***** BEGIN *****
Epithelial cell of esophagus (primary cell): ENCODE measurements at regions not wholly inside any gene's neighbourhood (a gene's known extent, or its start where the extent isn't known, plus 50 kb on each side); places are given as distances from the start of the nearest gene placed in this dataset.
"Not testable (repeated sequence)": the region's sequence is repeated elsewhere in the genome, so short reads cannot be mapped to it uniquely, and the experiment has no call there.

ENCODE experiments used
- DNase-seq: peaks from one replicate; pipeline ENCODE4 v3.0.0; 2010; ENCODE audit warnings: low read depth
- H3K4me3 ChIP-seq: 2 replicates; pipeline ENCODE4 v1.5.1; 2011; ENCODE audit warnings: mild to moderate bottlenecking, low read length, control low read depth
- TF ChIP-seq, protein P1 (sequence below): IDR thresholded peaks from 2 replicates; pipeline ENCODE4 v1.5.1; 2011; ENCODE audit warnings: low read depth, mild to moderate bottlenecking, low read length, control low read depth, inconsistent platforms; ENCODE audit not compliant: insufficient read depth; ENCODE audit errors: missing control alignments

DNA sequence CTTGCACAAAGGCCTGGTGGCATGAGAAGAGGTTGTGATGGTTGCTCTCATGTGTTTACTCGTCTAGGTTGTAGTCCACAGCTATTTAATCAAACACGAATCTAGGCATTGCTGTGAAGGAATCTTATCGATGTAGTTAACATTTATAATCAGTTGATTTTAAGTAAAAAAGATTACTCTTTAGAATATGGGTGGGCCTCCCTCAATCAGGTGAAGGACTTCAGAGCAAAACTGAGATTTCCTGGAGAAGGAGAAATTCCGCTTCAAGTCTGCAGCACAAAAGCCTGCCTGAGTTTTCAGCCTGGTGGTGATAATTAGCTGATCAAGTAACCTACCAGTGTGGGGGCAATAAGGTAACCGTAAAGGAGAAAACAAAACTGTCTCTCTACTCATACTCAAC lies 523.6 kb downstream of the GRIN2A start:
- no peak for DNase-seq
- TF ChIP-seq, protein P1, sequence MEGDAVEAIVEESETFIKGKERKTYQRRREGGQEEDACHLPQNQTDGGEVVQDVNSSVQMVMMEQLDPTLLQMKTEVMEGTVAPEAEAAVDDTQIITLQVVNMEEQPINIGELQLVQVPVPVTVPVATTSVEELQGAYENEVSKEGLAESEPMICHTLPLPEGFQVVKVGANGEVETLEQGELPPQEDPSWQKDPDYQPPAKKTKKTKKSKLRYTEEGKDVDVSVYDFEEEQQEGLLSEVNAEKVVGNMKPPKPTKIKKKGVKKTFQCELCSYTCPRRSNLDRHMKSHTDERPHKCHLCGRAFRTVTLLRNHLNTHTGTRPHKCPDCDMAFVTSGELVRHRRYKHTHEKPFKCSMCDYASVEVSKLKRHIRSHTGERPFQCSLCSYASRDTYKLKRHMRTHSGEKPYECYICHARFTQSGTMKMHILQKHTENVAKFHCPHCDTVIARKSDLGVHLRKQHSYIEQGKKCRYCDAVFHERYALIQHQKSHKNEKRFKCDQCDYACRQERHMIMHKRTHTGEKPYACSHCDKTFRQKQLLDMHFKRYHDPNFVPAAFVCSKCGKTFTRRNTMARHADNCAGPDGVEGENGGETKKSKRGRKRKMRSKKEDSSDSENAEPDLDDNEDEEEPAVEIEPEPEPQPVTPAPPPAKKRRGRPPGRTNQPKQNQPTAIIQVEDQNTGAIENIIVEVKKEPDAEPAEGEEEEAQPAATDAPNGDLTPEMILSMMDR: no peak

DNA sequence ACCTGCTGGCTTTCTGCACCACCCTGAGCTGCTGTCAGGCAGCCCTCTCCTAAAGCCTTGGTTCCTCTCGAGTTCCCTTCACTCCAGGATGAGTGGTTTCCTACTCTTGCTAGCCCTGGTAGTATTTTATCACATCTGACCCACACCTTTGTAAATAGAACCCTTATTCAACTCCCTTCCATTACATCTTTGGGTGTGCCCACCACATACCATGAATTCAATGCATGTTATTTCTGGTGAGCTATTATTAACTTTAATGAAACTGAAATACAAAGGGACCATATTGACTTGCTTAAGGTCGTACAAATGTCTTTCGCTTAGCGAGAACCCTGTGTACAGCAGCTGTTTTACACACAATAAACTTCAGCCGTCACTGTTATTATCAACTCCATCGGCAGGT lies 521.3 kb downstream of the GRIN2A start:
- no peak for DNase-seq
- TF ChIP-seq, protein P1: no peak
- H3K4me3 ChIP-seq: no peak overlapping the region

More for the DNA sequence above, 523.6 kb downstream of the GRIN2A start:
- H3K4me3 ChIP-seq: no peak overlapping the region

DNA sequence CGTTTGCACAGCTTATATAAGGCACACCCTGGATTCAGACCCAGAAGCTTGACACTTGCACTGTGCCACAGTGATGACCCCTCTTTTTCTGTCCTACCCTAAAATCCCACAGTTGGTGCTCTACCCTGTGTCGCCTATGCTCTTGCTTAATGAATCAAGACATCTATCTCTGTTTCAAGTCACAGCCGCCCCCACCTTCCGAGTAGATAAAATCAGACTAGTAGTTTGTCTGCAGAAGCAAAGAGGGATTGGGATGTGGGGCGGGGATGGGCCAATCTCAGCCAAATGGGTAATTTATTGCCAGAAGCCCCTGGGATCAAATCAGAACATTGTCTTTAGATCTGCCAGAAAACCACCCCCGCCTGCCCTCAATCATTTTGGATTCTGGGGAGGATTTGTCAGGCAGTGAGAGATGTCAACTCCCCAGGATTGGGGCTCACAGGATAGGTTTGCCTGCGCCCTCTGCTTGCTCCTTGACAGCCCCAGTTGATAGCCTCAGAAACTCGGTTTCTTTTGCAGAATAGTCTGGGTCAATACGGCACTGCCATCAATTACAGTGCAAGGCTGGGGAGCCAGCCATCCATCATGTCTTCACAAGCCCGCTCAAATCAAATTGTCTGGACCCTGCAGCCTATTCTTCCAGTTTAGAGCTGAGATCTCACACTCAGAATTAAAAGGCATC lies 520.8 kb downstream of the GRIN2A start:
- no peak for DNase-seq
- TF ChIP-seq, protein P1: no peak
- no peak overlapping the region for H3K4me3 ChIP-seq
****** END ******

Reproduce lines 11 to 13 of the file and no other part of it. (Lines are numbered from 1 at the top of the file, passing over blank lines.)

- no peak for DNase-seq
- TF ChIP-seq, protein P1: no peak
- H3K4me3 ChIP-seq: no peak overlapping the region